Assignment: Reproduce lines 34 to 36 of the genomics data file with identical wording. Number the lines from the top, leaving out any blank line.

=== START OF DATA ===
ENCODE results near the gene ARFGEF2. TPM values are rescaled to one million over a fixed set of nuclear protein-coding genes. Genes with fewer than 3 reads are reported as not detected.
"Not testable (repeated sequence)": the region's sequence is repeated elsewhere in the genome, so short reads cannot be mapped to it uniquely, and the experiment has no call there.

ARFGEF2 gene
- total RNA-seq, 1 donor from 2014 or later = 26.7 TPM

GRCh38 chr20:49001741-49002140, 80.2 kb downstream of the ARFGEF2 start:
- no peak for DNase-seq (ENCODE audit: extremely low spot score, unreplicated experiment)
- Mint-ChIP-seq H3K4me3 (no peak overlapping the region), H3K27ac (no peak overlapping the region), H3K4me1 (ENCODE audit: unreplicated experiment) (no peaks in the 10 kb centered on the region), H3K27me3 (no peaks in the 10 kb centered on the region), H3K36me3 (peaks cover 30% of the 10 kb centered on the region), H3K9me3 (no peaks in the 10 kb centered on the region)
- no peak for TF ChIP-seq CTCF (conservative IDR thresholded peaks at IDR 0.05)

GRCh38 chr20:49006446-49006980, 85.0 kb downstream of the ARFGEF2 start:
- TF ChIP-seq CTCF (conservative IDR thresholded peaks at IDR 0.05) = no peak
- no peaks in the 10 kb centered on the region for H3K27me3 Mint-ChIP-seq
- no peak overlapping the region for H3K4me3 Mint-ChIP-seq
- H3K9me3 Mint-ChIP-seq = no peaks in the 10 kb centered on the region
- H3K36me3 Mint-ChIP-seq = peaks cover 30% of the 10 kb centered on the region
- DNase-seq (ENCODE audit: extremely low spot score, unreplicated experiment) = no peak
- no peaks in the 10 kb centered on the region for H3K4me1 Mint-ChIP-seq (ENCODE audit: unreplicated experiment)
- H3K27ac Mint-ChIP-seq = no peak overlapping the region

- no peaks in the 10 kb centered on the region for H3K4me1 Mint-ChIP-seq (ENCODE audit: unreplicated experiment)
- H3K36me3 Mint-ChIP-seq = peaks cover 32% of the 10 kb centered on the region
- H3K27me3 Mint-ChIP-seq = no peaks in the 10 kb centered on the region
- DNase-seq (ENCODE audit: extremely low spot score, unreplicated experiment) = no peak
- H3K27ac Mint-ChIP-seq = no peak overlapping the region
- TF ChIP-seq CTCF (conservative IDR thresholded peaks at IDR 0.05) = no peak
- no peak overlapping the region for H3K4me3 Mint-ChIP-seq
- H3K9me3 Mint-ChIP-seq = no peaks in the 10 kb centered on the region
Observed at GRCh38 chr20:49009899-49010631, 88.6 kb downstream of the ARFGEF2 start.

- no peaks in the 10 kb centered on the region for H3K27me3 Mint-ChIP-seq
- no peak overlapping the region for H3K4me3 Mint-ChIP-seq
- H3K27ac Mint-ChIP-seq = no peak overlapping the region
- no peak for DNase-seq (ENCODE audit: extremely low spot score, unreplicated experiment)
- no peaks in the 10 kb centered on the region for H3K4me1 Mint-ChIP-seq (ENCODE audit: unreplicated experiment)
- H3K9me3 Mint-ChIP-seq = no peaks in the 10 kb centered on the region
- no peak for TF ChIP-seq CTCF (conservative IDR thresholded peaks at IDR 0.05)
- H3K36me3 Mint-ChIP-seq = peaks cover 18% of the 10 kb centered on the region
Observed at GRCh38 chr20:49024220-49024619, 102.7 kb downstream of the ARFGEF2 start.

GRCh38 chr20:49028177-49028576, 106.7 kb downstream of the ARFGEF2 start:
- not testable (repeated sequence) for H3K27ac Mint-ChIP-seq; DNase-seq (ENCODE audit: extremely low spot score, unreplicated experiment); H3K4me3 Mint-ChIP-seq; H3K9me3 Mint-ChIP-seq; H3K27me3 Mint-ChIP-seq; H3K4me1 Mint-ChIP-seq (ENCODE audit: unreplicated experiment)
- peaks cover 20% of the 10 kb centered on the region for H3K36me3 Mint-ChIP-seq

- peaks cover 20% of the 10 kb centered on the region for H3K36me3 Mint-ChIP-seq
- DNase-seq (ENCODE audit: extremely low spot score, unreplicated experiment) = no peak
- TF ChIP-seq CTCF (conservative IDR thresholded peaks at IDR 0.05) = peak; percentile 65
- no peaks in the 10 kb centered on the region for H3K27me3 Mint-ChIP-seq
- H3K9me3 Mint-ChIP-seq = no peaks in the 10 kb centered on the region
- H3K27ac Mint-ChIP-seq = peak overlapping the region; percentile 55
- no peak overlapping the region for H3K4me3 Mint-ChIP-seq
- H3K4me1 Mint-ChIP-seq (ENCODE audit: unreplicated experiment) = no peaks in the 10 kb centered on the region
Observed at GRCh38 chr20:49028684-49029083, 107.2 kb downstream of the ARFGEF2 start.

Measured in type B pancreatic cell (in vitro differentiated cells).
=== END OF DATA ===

- H3K36me3 Mint-ChIP-seq = peaks cover 18% of the 10 kb centered on the region
Observed at GRCh38 chr20:49024220-49024619, 102.7 kb downstream of the ARFGEF2 start.

GRCh38 chr20:49028177-49028576, 106.7 kb downstream of the ARFGEF2 start: